Preventing hypothermia is no different than preventing pain. It’s much easier when you start early in the process. This means warming efforts should begin during surgical preparation, not once your patient is in the OR, or worse, back in a cage. The patient’s temperature may start dropping as soon as premedication or induction drugs are given, so hypothermia prevention should begin at that time. This can be as simple as covering the patient with a blanket. Some practices place a warm-air device in the cage for use after surgery. By then, however, you’re playing defense, not offense.
Intraoperatively, monitor your patient’s temperature regularly and make adjustments accordingly. Warm air devices, warm water blankets, and heated tables are all great options.
Just make sure you are following the manufacturer’s maintenance and usage guidelines. Always provide a barrier between the skin and the heat source. (For more on this topic, see my column in the March 2020 issue or at bit.ly/2ywNOC4.)
If you don’t have a heating unit, you can still help. Patients’ paws can be covered with bubble wrap, socks, or foil. You can dedicate some fluid bags to use as fluid warmers. The IV line can be coiled around a warm fluid bag to warm up IV fluids, which are otherwise at room temperature. Cover all parts of your patient not in the sterile field, including the head, with towels or blankets. Never place the patient on a cold prep table, surgery table, or X-ray table without first covering it with a blanket or a towel.
8) Valve (part 1)
Consider getting pop-off occlusion valves, a.k.a pop-off valve restrictors, for each of your anesthesia machines. Without them, your anesthesia nurse needs to close the pop-off valve before giving a breath.
Closing the valve might need to be done dozens of times during a long procedure. Unfortunately, every once in a while, someone forgets to reopen the valve, which can cause serious lung damage to the patient.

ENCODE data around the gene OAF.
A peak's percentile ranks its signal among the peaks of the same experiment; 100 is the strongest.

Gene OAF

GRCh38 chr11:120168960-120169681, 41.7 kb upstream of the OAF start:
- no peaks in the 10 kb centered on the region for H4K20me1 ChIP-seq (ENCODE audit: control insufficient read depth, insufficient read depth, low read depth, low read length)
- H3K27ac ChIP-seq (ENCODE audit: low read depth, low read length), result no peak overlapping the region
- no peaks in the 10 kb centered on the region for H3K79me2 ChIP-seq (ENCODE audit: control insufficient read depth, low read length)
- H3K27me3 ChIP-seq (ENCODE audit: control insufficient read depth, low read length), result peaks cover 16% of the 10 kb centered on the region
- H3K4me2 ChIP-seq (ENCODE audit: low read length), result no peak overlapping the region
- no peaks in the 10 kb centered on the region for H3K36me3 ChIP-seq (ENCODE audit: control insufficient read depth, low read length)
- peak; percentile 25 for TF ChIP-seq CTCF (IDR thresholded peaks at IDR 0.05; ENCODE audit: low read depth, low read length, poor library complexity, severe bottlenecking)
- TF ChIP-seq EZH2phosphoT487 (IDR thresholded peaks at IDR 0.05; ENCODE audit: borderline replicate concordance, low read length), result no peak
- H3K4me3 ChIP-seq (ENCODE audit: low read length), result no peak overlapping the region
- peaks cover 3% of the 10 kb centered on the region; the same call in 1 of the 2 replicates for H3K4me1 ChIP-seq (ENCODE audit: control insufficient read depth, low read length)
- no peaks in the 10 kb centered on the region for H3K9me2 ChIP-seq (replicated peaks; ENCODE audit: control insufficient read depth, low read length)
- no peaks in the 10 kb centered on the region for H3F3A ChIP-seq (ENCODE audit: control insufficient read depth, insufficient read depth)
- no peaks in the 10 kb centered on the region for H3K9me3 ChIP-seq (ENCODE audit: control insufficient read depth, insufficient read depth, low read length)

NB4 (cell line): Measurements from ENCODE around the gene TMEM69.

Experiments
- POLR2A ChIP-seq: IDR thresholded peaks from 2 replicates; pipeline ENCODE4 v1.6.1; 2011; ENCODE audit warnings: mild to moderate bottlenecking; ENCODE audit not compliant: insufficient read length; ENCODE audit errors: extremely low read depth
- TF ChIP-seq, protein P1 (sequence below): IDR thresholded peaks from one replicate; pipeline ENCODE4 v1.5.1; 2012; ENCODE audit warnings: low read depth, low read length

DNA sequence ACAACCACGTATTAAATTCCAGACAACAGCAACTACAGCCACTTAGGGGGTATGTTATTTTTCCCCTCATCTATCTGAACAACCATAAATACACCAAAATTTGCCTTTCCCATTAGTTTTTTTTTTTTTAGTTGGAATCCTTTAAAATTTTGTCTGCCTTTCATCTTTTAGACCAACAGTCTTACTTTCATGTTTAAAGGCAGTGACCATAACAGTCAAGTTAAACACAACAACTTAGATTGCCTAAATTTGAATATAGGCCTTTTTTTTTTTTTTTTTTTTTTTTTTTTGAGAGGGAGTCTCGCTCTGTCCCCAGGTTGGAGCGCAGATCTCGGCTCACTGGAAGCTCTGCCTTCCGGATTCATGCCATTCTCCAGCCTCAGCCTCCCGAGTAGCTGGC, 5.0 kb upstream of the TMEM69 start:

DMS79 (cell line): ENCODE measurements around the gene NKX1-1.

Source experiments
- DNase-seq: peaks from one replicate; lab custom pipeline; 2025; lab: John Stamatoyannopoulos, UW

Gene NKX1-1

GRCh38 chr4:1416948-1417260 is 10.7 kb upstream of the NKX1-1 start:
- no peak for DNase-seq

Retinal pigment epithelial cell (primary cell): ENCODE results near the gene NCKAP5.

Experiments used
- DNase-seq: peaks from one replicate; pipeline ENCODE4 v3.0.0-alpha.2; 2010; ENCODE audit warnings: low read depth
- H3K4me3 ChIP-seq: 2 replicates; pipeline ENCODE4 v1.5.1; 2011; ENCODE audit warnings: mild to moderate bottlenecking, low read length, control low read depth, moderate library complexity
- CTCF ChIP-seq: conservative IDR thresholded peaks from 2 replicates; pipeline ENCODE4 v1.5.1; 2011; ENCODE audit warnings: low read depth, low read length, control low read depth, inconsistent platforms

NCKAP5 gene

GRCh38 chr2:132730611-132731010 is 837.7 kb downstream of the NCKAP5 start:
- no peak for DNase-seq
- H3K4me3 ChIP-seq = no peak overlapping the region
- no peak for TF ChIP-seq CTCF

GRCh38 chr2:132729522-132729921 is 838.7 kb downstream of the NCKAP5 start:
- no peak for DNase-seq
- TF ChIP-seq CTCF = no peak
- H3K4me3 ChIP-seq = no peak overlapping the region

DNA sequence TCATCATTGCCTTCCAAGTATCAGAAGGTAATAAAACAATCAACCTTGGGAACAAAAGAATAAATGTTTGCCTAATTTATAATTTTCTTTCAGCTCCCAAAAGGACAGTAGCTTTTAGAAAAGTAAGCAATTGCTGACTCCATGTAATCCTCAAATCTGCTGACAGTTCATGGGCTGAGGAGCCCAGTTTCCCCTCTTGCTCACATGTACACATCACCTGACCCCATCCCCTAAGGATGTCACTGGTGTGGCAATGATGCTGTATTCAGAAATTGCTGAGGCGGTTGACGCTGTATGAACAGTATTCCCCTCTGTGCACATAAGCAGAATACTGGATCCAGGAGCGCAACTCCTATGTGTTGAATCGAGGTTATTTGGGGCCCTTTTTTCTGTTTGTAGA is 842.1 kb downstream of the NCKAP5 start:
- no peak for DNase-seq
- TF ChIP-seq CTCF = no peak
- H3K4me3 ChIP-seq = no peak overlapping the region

With a safety pop-off valve, you completely eliminate that risk. All your nurse has to do it push the button on the valve to give a breath without closing the pop-off valve. As soon as the button is released, the pressure goes down and your patient is safe again. Such valves are made by multiple suppliers.
9) Valve (part 2)
The need to ensure patient safety has led to the development of one proprietary safety valve that opens once the airway pressure exceeds approximately 28 cm H2O, eliminating the risk of damaging the patient’s lungs (barotrauma) even if the pop-off valve is mistakenly left closed during a procedure, after using a mechanical ventilator, or during machine leak-testing.
If you aren’t already doing this, use an anesthesia monitoring log. Vitals should be recorded every five to 10 minutes. This allows you to notice trends and correct as needed. In addition, manual monitoring should be performed regularly. Don’t merely rely on technology when it comes to the safety of your patient. The anesthesia log should then become part of the patient’s medical record.
None of the above suggestions is complicated. Each can and should be implemented at any practice. By doing so, you will greatly improve your anesthesia protocols and their safety.
Phil Zeltzman, DVM, DACVS, CVJ, Fear Free Certified, is a board-certified veterinary surgeon and serial entrepreneur whose traveling surgery practice takes him all over Eastern Pennsylvania and Western New Jersey. You can visit his website at DrPhilZeltzman.com. He also is cofounder of Veterinary Financial Summit, an online community and conference dedicated to personal and practice finance (vetfinancialsummit.com). AJ Debiasse, a technician in Blairstown, N.J., contributed to this article.